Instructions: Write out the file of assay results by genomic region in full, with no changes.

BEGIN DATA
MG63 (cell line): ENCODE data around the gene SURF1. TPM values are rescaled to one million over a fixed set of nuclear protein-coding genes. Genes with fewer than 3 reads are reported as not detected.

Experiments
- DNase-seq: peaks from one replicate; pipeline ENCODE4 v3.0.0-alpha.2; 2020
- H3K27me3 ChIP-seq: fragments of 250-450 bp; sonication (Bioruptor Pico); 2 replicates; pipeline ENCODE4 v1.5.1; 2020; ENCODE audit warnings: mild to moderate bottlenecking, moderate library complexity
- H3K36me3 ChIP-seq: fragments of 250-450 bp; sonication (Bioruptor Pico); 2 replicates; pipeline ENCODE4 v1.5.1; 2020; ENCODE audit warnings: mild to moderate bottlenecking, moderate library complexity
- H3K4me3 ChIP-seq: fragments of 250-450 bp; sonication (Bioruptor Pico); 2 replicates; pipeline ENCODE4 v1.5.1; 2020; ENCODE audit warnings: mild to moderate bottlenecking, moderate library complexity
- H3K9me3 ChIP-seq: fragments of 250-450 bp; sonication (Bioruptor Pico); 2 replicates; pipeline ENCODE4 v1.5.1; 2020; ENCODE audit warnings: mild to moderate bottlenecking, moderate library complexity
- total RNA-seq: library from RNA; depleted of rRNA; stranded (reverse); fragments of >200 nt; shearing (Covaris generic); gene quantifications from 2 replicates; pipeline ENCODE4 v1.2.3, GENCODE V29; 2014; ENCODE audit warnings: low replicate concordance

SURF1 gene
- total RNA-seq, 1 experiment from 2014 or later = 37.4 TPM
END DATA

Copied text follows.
MG63 (cell line): ENCODE data around the gene SURF1. TPM values are rescaled to one million over a fixed set of nuclear protein-coding genes. Genes with fewer than 3 reads are reported as not detected.

Experiments
- DNase-seq: peaks from one replicate; pipeline ENCODE4 v3.0.0-alpha.2; 2020
- H3K27me3 ChIP-seq: fragments of 250-450 bp; sonication (Bioruptor Pico); 2 replicates; pipeline ENCODE4 v1.5.1; 2020; ENCODE audit warnings: mild to moderate bottlenecking, moderate library complexity
- H3K36me3 ChIP-seq: fragments of 250-450 bp; sonication (Bioruptor Pico); 2 replicates; pipeline ENCODE4 v1.5.1; 2020; ENCODE audit warnings: mild to moderate bottlenecking, moderate library complexity
- H3K4me3 ChIP-seq: fragments of 250-450 bp; sonication (Bioruptor Pico); 2 replicates; pipeline ENCODE4 v1.5.1; 2020; ENCODE audit warnings: mild to moderate bottlenecking, moderate library complexity
- H3K9me3 ChIP-seq: fragments of 250-450 bp; sonication (Bioruptor Pico); 2 replicates; pipeline ENCODE4 v1.5.1; 2020; ENCODE audit warnings: mild to moderate bottlenecking, moderate library complexity
- total RNA-seq: library from RNA; depleted of rRNA; stranded (reverse); fragments of >200 nt; shearing (Covaris generic); gene quantifications from 2 replicates; pipeline ENCODE4 v1.2.3, GENCODE V29; 2014; ENCODE audit warnings: low replicate concordance

SURF1 gene
- total RNA-seq, 1 experiment from 2014 or later = 37.4 TPM